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The Historic Newfoundland

Seaman

 

 

 

 

Lights, Camera, Action!

by Caron da Silva

seaman
Roan at work with the other stars of the film.
Photo by Dean Ingram

In March 2003, I received a phone call from a man named Dennis Burkhart. He said he was producing a film on the Lewis and Clark expedition as seen through Sacagawea's eye's. He needed a Newfoundland for the part of Seaman and asked if I had a dog Ithought could handle the part? Of course! Roan has never let me down, no matter what I have asked of him. The part didn't sound too hard~nothing we haven't covered in basic obedience.
The producer's daughter (about 11 years-old) was one of the first people to greet me. "The dog is here, Seaman is here!" I then met Dennis in person and he introduced me to Rolf Forsberg, the director. Rolf had not seen a Newf in person before, but he loved Roan.
There was a big tent, the inside transformed into a log fort. This was where the first scene was shot. Captain Lewis was seated at his desk. Roan was to lay under the desk and Lewis was to reach down and pet him. The director sat at a table with electronic equipment. Cameramen, lighting people, and assistants seemed to be everywhere. Roan laid down on a long stay. "Have him look up, more to the left! The log behind him is hot!" said the director. The director's attention to detail was amazing. The scene was shot and Roan was perfect.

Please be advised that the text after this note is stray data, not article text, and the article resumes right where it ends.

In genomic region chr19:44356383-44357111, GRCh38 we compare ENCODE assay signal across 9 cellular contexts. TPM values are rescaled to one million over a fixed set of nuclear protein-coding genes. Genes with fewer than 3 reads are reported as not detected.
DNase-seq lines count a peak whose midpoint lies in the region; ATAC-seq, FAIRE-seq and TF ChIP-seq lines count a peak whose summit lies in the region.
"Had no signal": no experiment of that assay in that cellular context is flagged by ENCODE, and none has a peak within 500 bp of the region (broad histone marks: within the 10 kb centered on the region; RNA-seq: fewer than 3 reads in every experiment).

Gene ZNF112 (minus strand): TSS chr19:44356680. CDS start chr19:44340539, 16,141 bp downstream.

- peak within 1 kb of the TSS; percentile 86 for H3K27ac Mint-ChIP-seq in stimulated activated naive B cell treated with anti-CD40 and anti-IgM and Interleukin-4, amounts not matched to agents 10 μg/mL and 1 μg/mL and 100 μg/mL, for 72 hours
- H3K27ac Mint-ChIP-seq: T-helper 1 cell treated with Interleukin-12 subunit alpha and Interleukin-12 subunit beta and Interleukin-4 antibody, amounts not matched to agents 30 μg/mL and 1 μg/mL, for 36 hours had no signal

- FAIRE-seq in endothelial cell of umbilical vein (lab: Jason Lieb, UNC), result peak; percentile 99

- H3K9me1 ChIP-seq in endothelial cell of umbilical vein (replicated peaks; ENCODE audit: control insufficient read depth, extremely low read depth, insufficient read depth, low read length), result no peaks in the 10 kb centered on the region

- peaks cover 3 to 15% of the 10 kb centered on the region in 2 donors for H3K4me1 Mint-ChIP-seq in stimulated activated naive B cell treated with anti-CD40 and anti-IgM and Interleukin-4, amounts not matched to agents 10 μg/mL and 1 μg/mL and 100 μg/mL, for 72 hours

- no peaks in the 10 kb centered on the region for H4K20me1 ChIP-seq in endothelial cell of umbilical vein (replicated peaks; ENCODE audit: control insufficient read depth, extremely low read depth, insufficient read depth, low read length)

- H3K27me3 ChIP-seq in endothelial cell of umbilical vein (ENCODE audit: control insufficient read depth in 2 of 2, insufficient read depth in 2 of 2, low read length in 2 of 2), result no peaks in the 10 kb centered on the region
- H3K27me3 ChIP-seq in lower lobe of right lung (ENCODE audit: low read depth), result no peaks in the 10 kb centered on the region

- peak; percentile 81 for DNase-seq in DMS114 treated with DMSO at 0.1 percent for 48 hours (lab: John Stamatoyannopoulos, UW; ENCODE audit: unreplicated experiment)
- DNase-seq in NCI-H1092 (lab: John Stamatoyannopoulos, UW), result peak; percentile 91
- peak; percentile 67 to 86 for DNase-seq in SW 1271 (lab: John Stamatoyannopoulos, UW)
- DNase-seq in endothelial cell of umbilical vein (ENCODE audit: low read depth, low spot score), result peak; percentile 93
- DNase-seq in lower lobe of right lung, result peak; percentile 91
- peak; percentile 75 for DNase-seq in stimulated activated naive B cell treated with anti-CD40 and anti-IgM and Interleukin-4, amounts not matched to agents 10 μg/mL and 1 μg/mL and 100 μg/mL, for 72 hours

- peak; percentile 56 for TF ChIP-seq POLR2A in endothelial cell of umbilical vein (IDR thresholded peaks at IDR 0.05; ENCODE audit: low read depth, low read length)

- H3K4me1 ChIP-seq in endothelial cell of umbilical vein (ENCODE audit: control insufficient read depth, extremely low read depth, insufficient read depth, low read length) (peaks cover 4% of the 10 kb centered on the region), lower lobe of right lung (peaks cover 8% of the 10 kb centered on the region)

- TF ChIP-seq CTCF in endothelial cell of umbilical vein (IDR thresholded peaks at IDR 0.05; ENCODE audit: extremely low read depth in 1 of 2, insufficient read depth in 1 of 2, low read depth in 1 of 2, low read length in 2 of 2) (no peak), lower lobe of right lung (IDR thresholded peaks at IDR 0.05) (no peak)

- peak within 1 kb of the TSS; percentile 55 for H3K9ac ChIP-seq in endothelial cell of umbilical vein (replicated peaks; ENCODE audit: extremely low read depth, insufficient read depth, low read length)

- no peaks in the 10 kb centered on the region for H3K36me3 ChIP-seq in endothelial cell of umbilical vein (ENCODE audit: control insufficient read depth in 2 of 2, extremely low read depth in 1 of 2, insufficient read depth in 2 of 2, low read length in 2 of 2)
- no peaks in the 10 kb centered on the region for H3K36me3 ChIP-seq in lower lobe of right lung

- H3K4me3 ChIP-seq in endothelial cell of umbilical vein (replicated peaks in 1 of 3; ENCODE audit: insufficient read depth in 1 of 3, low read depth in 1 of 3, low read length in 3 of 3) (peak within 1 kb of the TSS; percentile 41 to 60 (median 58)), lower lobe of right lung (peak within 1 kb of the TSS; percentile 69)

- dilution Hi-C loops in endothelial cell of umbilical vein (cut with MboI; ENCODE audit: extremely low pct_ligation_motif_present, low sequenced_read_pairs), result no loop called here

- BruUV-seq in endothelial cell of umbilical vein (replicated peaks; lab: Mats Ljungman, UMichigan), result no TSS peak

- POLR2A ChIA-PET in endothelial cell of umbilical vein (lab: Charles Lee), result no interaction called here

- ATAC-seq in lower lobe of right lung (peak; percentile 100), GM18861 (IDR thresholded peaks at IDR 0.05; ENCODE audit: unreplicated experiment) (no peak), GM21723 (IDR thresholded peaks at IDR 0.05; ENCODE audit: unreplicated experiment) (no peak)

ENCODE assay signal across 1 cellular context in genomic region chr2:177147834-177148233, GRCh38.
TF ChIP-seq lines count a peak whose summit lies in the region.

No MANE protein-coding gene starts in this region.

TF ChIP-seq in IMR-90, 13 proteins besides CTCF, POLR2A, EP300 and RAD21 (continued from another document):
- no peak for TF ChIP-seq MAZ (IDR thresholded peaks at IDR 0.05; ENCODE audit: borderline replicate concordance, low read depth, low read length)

The main thing that happened on the set was waiting: for your scene and for make-up and wardrobe. Roan's make-up was easy, a quick run through our pasture before heading to the set and he was ready to go!
Roan's other scenes were outside. He hunted with Lewis, Clark and York for game. The area we filmed in was very wooded and hilly. They wanted Roan to come from behind the group and lead them up the trail as if he had caught the scent of an animal. In another scene he walked along the trail with Lewis and Clark as they neared the ocean. In the Corps of Discovery scene he had to walk in a procession that included people and horses.
Only one scene had to be re-shot because of Roan, and that was my fault. I could not hear the director and I sent him up the trail too early. The only thing Roan got upset about during filming were the powder muskets going off. I don't know why. He is usually fine with gunshots-maybe the sulfur smell?
In August there was a preview of the film for the cast and invited guests and the film looked great! It is geared towards grades three through eight.
The director has since told me that he would like to do another film on the Lewis and Clark expedition from Seaman's point of view. That film will be a lot more involved for Roan, but I know he can do it.

 

 

 


 

 

Learn More:

Seaman on the Lewis & Clark Trail

Inside the Corps of Discovery presented by PBS

Lewis and Clark Center at the Interior Department

 

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